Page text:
Tiffany & Co. on Thursday reported that second quarter net sales fell 29% to $747 million as comparable sales declined 24%. E-commerce grew 123%, and for the first half of the year was about 15% of total global net sales, versus 6% in each of the last three fiscal years.
Net earnings fell 77% to $31.9 million, as gross profit reached $461.6 million or 61.8% of sales, according to a company press release.
Regarding its merger agreement with Parisian luxury conglomerate LVMH, Tiffany also said it recently extended the outside date either could walk away from the deal without penalty to Nov. 24. LVMH in turn has notified the jeweler that "it reserves the right to challenge the validity of the extension," per the release.
Tiffany appears to be regaining its strength after the COVID-19 pandemic interrupted its turnaround and endangered its merger agreement with LVMH. Its 29% sales tumble in the quarter was better than the 45% plunge of the first quarter.
Even more encouraging is strength seen in the current quarter: Preliminary month-to-date sales through Aug. 25th are slightly above the same period last year, the company said.
The fate of its deal with the French luxury house is murkier than when it was first announced, and hailed by analysts as a boon for both sides. The deal had been expected to close by now, but LVMH's board met in June to gauge the pandemic's effect on the deal, widely seen as an effort to cut its price.
But the iconic American jeweler has its eye on the future. Earlier this week the retailer unveiled renderings of an upper addition to its Manhattan flagship begun last year and expected to be complete in 2022 (a year when tourists may return to New York City). The "undulating glass" structure will be an exhibition, event and clienteling space. Tiffany describes its emerging glass topper as a "holistic transformation" of a magnitude previously not seen in the flagship building’s 80-year history.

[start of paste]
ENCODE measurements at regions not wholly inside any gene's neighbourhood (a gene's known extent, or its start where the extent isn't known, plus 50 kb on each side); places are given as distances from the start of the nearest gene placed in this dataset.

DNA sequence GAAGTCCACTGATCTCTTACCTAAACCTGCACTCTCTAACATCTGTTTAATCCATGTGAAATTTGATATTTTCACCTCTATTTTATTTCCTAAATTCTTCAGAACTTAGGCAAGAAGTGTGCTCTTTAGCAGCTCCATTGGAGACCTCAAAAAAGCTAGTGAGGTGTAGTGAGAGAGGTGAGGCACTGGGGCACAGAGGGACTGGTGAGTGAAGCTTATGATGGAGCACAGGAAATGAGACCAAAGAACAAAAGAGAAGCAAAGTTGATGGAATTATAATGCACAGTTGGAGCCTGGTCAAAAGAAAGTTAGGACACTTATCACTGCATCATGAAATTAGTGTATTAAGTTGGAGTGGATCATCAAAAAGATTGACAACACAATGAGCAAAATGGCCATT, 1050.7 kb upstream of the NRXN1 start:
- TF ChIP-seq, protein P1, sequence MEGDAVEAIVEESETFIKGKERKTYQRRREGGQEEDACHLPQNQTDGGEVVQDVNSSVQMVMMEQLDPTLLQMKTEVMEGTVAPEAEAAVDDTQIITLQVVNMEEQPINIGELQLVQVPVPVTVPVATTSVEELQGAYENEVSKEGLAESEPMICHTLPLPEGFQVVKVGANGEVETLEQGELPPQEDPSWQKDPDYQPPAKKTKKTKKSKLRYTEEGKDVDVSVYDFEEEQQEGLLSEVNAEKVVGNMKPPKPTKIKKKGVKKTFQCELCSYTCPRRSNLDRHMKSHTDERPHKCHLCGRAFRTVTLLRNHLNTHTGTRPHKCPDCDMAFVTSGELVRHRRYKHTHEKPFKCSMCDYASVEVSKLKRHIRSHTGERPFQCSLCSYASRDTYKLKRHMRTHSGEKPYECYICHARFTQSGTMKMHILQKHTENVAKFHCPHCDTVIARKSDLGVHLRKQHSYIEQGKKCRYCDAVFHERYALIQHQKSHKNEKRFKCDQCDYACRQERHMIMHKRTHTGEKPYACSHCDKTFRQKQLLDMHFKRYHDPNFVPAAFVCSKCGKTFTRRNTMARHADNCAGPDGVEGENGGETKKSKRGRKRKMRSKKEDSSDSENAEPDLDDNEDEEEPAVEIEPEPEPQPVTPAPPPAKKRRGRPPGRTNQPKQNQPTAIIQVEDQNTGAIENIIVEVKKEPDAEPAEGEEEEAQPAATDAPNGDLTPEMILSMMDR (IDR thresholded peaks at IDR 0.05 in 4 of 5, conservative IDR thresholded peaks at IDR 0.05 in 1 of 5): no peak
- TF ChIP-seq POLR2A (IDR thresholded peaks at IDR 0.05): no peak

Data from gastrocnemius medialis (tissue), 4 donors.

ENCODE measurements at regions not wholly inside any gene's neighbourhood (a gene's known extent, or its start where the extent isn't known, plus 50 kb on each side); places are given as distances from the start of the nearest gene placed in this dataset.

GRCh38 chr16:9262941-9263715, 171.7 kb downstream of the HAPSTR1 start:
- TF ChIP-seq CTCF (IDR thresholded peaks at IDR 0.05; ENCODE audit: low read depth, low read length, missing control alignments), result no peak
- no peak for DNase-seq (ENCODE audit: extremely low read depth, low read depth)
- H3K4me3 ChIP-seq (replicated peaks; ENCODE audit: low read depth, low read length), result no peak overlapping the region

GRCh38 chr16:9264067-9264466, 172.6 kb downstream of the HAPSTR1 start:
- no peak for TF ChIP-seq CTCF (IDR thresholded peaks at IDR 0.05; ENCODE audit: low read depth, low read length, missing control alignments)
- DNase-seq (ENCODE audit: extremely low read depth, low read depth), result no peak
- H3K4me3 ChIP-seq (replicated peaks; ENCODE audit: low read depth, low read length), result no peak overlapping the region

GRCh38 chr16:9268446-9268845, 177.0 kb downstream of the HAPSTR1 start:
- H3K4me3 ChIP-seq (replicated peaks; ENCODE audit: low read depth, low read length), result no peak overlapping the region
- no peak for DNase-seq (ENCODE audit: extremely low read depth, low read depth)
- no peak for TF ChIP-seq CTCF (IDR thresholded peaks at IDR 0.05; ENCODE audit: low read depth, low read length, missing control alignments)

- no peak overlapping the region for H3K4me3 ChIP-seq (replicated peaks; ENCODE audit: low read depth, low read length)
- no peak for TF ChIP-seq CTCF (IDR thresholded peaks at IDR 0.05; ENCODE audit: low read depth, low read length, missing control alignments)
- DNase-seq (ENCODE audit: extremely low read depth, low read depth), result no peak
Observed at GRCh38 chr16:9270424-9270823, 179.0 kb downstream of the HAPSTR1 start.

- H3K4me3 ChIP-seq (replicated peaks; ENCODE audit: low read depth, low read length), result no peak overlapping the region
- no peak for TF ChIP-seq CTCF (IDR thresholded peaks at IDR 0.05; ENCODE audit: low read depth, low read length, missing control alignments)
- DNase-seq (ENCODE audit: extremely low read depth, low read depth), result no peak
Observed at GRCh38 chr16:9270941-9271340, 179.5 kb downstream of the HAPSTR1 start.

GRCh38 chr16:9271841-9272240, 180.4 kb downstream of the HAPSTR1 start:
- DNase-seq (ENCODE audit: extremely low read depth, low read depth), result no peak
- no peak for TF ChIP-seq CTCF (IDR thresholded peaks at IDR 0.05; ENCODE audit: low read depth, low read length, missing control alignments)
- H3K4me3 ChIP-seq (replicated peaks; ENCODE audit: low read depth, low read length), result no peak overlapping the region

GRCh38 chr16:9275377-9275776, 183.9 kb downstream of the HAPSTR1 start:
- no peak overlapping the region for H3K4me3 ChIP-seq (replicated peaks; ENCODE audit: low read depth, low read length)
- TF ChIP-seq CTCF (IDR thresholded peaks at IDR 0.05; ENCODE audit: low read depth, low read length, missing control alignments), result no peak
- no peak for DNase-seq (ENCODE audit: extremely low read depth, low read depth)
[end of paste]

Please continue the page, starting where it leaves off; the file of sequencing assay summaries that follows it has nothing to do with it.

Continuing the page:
The company also made progress in its effort around transparency in diamond sourcing, a key differentiation of its merchandise first announced last year. This October the jeweler will enable diamond traceability by "sharing the full craftsmanship journey of its newly sourced, individually registered diamonds (0.18 carats or larger)," according to a company press release.
For newly sourced, individually registered diamonds, Tiffany will reveal their region or countries of origin, plus where they are cut and polished, graded and quality assured, and set in jewelry. This information will be available from any sales professional and printed on the Tiffany Diamond Certificate, the company said.